Dogs on Stage: “If an animal can deal with an animal shelter, doing eight shows a week is a breeze”

Pets are no strangers to the stage. Dogs often steal the spotlight from their human costars in shows like Annie and The Two Gentlemen of Verona. William Berloni runs a company (William Berloni Theatrical Animals) in order to supply productions with the perfect animals. He found the original Sandy for Annie 35 years ago, and is currently training dogs for the upcoming Broadway revival of the show.

In an interview with Yahoo!, Berloni explained that he uses rescue dogs because “you can’t find a more stressful situation for a dog than an animal shelter,” he said. 

“What I look for are dogs that are dealing with that stress.  If an animal can deal with an animal shelter, doing eight shows a week is a breeze.  Those are the dogs I gravitate towards, and those are the dogs I tell people who want to adopt a good pet to gravitate towards.”  After training the dogs for five to six months, the animals are ready for the stage.  Berloni said, “My job is to teach the dog the pattern [of what’s going to happen in the show], make it fun, and keep the distractions at a minimum.”

However, controlling all variables is near impossible.  A recent performance of Legally Blonde forced one actress to think quickly on her feet.  Some audience members in the first row were eating fried chicken.  She knew that when she brought the dog onstage, the smell would distract the animal.  Berloni said, “She turned the dog upstage so she couldn’t get a whiff of it.  And that’s what you do, as opposed to not being in tune with your canine partner, letting them get distracted, and then having to push them to the spot where they need to be.”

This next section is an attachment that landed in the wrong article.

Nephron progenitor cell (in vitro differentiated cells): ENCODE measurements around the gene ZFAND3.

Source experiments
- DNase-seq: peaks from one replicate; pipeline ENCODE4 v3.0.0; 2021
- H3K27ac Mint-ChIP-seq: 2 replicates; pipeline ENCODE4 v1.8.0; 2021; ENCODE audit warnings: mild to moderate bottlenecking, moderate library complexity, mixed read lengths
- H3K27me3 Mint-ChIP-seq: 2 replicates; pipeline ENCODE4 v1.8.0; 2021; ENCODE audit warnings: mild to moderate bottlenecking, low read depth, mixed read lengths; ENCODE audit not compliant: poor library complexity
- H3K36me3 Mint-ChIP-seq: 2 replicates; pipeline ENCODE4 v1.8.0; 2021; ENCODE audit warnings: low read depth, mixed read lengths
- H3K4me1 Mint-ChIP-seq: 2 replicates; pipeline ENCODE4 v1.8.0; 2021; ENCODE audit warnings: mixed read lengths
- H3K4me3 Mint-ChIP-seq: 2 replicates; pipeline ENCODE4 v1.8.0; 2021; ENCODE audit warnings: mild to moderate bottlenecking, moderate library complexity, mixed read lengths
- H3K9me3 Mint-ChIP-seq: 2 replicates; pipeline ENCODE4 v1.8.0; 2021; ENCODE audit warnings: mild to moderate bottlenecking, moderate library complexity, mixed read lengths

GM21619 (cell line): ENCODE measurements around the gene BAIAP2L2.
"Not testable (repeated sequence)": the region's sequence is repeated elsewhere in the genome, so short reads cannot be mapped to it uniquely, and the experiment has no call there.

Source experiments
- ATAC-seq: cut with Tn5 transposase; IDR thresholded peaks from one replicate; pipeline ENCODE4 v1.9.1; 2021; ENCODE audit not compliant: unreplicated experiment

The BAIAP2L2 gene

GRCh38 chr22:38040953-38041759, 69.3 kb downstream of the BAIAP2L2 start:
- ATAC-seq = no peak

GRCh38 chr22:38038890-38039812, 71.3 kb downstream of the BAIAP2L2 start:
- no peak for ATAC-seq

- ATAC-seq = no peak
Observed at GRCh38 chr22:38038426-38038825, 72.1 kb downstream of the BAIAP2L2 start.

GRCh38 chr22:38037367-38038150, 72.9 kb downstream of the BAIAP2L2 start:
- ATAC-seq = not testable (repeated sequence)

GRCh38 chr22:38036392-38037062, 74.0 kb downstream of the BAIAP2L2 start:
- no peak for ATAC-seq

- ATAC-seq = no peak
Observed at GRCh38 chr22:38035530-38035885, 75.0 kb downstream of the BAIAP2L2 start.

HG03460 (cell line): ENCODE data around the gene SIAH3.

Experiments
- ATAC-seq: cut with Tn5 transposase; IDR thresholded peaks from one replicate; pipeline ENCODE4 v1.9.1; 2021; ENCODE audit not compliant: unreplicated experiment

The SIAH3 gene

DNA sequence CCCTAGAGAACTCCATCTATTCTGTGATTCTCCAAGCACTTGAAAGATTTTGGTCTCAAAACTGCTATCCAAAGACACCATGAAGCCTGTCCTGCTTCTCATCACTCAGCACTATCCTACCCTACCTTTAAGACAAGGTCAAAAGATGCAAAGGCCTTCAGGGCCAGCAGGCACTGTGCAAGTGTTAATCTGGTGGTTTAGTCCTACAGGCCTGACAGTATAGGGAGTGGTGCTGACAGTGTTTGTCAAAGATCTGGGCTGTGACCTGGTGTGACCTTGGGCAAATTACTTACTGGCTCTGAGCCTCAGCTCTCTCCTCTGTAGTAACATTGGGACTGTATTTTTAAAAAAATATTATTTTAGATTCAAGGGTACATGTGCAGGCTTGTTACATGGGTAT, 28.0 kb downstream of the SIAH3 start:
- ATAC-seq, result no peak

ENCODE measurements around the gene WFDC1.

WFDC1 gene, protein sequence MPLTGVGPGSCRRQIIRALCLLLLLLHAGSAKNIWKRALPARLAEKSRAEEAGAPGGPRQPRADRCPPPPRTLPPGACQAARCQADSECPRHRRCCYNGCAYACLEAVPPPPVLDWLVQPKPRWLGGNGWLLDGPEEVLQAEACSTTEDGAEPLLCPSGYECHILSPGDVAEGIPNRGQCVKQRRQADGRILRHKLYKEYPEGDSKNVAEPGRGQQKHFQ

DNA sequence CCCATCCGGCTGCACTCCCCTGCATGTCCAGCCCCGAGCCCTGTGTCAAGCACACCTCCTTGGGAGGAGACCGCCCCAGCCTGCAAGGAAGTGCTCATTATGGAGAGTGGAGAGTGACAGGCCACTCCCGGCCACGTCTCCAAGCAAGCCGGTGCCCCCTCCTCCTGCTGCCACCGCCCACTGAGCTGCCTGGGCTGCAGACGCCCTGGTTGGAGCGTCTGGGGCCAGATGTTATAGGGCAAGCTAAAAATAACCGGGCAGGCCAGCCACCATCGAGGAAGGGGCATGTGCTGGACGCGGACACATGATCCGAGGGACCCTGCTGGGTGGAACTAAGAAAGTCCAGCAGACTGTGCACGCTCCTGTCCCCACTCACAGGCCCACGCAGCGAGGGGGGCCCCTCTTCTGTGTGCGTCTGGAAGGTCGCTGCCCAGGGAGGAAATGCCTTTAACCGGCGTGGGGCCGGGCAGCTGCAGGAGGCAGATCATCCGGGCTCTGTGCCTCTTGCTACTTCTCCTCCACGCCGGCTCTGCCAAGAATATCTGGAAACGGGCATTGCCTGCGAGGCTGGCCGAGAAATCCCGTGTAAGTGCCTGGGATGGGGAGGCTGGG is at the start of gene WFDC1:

Actors have several tricks to keeping the dogs’ attention, including secretly giving them treats.  Berloni said, “If an actor is on their game, in turns of handling the dog, they have to be in the moment.”

1 Comment

  1. Tori Helms via Facebook

    April 2, 2012 at 4:06 pm

    Rescue dogs are the best! Love reading this!!!

Leave a Reply
Jon Bernthal on His Approach to Acting and How Investing Himself into a Role Makes for Better Performances
"One of the drawbacks of playing the Punisher would be the high exposure. There’s a real downside to that as an actor" - Jon Bernthal
Daniel Day-Lewis on His “Final” Role in ‘Phantom Thread’: “The impulse to quit took root in me, and that became a compulsion”
"All my life, I’ve mouthed off about how I should stop acting, and I don’t know why it was different this time" - Daniel Day-Lewis
Adam Driver: “Basically, the only thing I try to do is know my lines”
"I never figure anything out. I do my job. That’s my goal, to be as economical as possible." - Adam Driver
Bryan Cranston, Robert Pattinson and Armie Hammer on Working with Others
"You know, it’s not imperative that you get along with your co-stars; it’s like your in-laws — it just makes things easier" - Bryan Cranston
Margot Robbie: “I do timelines and backstories, I work with a dialect coach, a movement coach and an acting coach”
"I need to be with other actors, then my focus is on what they’re doing and all I need to do is react to it. I’m too in my head if I’m on my own." - Margot Robbie